The patients were identified using DAWN; an anticoagulant programme by producing a list of patients initiated within these six months. A list of 250 patients were generated from DAWN detailing patient name, date of birth, hospital number and use of warfarin. A sample of fifty patients was then selected from the resulting list. Fifty patients were chosen to ensure that enough data was collected to allow analysis.

The data was sampled by using the every fifth patient on the alphabetical list. Using every fifth patient would give a random sample. If there was a patient who was on the list but met the exclusion criteria, the next name on list was selected; if a record was missing then again the next patient will be selected.

The main outcomes measured were; if AARS protocol was complied, time taken for first INR to reach range and time taken to reach stability , secondary outcomes were very high or low INRs within first week,

Therapeutic INR will be defined as between 2-3 in this study, all the patients in this study had target range between 2-3. A minimum of two consecutive therapeutic INR measurements was denoted stable anticoagulation. Many literature sources defined stable as consecutive as two INR measurements in range.

If the INRis not stable for a 3 months or more,

The inclusion criteria was all patients started on warfarin from 1st august to 31st January. It included all patients started in hospital and referrals from GP’s.

The exclusion criteria were patients:

Anticoagualted by other than warfarin,

Who restarted warfarin after an operation

Patients who were initiated elsewhere but transferred to Airedale.

Microsoft Excel 2007 will be used for analysis of the results.


A thorough literatures search for applicable protocols produced four publications. These publications were analysed and compared with each other as well as the AARS protocol:

Table 1: Protocols


Starting dose

Days for INR testing

Average time to reach stability





Days 1,2,3,4

4 days

Rapid stabilisation

Many high INRs

Daily monitoring required

Tait & Sefcick


Days 5,8,15

8 days

Safer than Fennerty

Accurate prediction of maintenance dose

First 4 days at 5mg/day could be dangerous



Day 5

Safer than Fennerty

Accurate prediction of maintenance dose

First 4 days at 5mg/day could be dangerous

Oates et al


Days 8,15

6 weeks

(43 days)

Safer than previous

Accurate prediction of maintenance dose

Prediction took sex of patient into consideration

No dose change for 2 weeks

Time to reach stability 6 weeks

Janes et al


Days 8,15

Day 15: 86%

Day 22: 98%

Fewer episodes of high INRs, no reports of bleeding complications

Safe for elderly

No guidance on dosing for Day 15 if INR <1.4 in Day 8



Dependent on risk score


Days 2 or 3, ab

Prediction took various aspects into consideration

Useful for initiation only, no guidance on maintainance

Demographics of participants:

There were 30 males and 20 females. The ages ranged from 40’s to 80’s with a median age in the 70’s.

Description of Sample Group:

Thirty patients who were started on warfarin were for AF, seven patient for DVT, whilst six patients for PE and seven patients in the others category.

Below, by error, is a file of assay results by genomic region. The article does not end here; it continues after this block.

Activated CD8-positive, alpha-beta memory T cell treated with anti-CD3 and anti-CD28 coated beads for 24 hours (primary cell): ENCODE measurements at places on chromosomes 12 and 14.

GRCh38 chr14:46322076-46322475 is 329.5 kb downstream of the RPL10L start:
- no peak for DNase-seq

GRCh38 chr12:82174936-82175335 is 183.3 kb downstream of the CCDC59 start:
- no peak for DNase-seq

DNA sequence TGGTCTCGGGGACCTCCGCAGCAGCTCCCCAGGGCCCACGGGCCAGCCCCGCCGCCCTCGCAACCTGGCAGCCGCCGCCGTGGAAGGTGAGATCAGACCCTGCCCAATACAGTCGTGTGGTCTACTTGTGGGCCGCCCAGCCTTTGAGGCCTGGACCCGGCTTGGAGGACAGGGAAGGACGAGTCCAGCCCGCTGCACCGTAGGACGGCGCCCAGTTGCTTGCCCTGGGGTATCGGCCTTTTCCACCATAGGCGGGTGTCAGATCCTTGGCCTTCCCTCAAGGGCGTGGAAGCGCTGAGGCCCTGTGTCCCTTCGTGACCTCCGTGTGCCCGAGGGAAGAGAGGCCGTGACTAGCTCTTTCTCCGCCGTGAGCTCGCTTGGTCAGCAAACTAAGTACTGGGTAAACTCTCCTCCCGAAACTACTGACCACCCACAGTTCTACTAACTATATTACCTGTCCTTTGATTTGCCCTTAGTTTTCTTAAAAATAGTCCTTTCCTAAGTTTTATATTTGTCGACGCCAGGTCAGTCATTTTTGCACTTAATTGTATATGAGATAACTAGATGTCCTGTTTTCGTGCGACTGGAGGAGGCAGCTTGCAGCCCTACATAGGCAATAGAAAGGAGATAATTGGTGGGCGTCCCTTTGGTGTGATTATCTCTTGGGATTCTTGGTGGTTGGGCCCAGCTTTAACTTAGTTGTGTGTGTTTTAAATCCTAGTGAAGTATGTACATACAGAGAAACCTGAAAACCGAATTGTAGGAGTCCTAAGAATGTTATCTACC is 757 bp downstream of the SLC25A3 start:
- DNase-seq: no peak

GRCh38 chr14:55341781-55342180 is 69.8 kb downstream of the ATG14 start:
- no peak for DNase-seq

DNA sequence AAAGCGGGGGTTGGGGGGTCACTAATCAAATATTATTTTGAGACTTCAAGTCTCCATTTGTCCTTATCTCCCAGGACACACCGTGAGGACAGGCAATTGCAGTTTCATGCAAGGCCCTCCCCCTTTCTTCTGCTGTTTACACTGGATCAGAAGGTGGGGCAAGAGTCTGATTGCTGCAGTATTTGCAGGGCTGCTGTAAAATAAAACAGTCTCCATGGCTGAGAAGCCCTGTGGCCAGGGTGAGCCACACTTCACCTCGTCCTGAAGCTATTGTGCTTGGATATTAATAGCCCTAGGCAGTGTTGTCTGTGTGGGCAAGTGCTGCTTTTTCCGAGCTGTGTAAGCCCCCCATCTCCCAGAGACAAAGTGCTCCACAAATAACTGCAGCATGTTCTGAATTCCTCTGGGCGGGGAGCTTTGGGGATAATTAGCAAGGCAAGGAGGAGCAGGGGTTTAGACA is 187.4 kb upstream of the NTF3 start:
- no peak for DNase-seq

The AARS protocol was used in nearly half the patients (24) whist in fifteen patients it was not used at all and in the others it was appreciated but not used, due to certain factors such as other medications that could interact with warfarin or just pharmacist’s experience. This is illustrated in figure 2.

Figure 2: Sample Group

Time to Reach Stability:

In this study, stability was achieved when the patient had reached the target INR for two consecutive results. This was a standard definition of stability used in several published protocols3-5. Results of the time to reach stability in the sample group are shown in Figure 3. When analysing the control group, 22% of patients were stable by week 2, and 37% were stable by week 3. On the other hand, 39% of patients in the sample group were stable by week 2, and 50% had reached stability by week 3. Although paired sample statistics did not render this difference to be statistically significant (P = 0.054), there was a 62% drop in the mean number of weeks required to

achieve stability from the control group to the sample group. The mean weeks to stability in the control and sample groups were 4.33 and 2.67 weeks respectively.

Figure 3: Weeks to reach stability

Percent stabilized




INR measurements:

INR measurements were recorded and analysed from the day that warfarin was uninitiated until the patient reached stability. These measurements revealed the number of times that INRs have been recorded above or below the target level. If a group of patients were stabilised more effectively, a greater percentage of INRs would have been recorded within the target. Table 3 describes the differences in INR values prior to stability.

Another outcome measure affected by stability is the number of visits required before stability is reached. Figure 4 shows the number of visits required to reach stability in the control group and sample group. This figure shows that 33% of the patients in the sample group reached stability after 2 visits and only one patient (5.6%) required 8 visits to achieve stability. Alternatively, only 20% of patients in the control group were stabilised after 2 visits, and four patients (8%) required over 8 visits to achieve stability. Although these results seem to show a large decrease in visits required for stabilisation, the data is not statistically significant (P=0.054).


Total Number






Minimum age


Maximum age


Median age


The INR can then be raised markedly once warfarin is in the system. Sometimes the maintainance dose of a patient can be 15mg, the maximum loading dose per day is 10mg, hence these patients cannot be predicted by AARS during initiation stage. These patients would take longer to stablise, as a higher dose has to be tried until stableisation